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Mongolia: Local Administration
Country Study > Chapter 4 > Government and Politics > Government Structure > Local Administration

LOCAL ADMINISTRATION


In Mongolia's organizational pyramid, government beneath the national level was carried out by assemblies of people's deputies operating in the eighteen aymags and the three provinciallevel autonomous cities (hots), sometimes called "republic cities." In the late 1980s, each aymag continued to be divided into about thirty somons; towns and population centers within a somon were apportioned into "districts and districts-in-cities." Each of these administrative divisions had its corresponding governing assembly of people's deputies. Some continuity between the Mongolian People's Republic and the traditional Mongolian political culture was provided in preserving the terms aymag, which was a fifteenth-century word for a tribal unit, and somon, which was the traditional basic-level administrative unit. Aymags were established on the basis of geographic boundaries, ethnic groupings, economic conditions, population density, and convenience of administrative control. Somons were the basic units of administration within aymags, and they were where the greatest interaction between government and the people took place.

Deputies to the local assemblies are elected for three-year terms, according to the Constitution. In June 1987, a total of 15,967 deputies were elected to local assemblies, by the usual 99.98 percent of the vote cast. Regular sessions of aymag and autonomous municipal assemblies convened at least twice a year. Sessions of somon and district assemblies were convoked at least three times a year. Each local assembly elected presidiums to administer the government between sessions of the assemblies. Presidiums were composed of a chairman, a deputy chairman, a secretary, and members who included party functionaries and local luminaries residing in the administrative centers.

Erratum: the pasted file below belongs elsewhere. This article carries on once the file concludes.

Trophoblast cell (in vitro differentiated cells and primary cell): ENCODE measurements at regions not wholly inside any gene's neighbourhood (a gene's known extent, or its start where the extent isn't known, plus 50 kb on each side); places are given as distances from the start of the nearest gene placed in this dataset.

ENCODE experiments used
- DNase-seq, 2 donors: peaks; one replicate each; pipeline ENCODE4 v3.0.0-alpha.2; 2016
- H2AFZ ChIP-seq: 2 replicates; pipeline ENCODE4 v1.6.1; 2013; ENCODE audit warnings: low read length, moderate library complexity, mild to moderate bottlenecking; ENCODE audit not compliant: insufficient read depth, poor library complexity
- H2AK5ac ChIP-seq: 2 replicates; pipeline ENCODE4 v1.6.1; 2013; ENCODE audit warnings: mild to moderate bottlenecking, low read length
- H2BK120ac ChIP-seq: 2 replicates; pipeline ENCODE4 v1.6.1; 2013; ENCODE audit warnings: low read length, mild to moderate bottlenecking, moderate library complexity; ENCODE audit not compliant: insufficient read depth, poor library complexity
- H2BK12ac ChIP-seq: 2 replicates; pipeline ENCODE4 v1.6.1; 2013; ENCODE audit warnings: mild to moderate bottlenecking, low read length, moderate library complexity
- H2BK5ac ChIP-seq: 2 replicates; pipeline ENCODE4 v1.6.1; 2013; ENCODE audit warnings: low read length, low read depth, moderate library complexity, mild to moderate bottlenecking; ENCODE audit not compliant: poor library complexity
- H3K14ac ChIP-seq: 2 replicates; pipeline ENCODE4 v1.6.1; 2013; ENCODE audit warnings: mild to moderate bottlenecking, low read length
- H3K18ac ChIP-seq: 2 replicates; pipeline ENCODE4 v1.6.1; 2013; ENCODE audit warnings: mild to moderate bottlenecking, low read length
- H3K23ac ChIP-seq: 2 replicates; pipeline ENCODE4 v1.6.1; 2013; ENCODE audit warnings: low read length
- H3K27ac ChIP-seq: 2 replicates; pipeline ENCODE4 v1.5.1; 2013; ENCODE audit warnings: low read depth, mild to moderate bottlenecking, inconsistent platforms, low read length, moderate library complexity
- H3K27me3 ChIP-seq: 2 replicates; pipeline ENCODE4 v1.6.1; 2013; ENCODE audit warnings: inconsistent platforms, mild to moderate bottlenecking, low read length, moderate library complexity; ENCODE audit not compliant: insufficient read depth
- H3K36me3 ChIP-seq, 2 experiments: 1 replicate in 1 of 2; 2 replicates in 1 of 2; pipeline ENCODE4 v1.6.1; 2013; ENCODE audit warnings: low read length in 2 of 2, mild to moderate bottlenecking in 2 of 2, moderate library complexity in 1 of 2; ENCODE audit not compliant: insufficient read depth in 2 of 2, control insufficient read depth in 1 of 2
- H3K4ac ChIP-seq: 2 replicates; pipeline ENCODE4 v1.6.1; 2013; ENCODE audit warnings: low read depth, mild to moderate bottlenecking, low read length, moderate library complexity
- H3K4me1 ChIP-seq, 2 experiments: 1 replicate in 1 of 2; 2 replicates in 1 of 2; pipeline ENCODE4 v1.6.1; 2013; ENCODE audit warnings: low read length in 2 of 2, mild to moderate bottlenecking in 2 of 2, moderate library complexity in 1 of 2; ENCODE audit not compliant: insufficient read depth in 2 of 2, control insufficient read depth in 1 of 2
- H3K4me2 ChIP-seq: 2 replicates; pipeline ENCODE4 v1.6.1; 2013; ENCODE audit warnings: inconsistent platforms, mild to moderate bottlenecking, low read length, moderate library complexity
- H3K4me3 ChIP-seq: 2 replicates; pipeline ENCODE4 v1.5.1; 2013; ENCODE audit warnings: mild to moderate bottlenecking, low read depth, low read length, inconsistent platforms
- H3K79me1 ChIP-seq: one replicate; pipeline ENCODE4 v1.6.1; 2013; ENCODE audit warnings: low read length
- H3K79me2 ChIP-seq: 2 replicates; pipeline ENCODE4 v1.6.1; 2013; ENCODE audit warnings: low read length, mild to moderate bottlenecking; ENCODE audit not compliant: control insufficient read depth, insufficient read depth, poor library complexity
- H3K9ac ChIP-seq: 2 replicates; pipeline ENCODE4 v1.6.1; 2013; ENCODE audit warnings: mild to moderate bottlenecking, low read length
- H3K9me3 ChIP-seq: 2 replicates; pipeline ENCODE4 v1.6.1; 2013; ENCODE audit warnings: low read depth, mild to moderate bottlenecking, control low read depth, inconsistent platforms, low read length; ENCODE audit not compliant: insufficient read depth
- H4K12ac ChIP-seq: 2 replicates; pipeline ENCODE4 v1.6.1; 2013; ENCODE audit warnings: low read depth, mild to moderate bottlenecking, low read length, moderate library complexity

Within their respective jurisdictions, the assemblies and their presidiums were responsible for directing "economic and cultural-political construction," for supervising the economic and cooperative organizations, for confirming and implementing the economic plan and local budgets, for ensuring the observance of laws, and for making certain that all citizens were fully involved in the work of the state. Superior assemblies of people's deputies were empowered to "change or repeal" decisions of lower assemblies and their presidiums.

Procurators and courts also functioned at the local levels. Local procurators were appointed by the state procurator for three-year terms, and they were subordinate "only to the superior procurator" in the system. Courts were elected by deputies of the corresponding assemblies of people's deputies, also for threeyear terms; precinct-level courts were formed by direct elections and by secret ballot for three-year terms.

Data as of June 1989




Last Updated: June 1989


Editor's Note: Country Studies included here were published between 1988 and 1998. The Country study for Mongolia was first published in 1989. Where available, the data has been updated through 2008. The date at the bottom of each section will indicate the time period of the data. Information on some countries may no longer be up to date. See the "Research Completed" date at the beginning of each study on the Title Page or the "Data as of" date at the end of each section of text. This information is included due to its comprehensiveness and for historical purposes.

Note that current information from the CIA World Factbook, U.S. Department of State Background Notes, Australia's Department of Foreign Affairs and Trade Country Briefs, the UK's Foreign and Commonwealth Office's Country Profiles, and the World Bank can be found on Factba.se.

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Section 144 of 199






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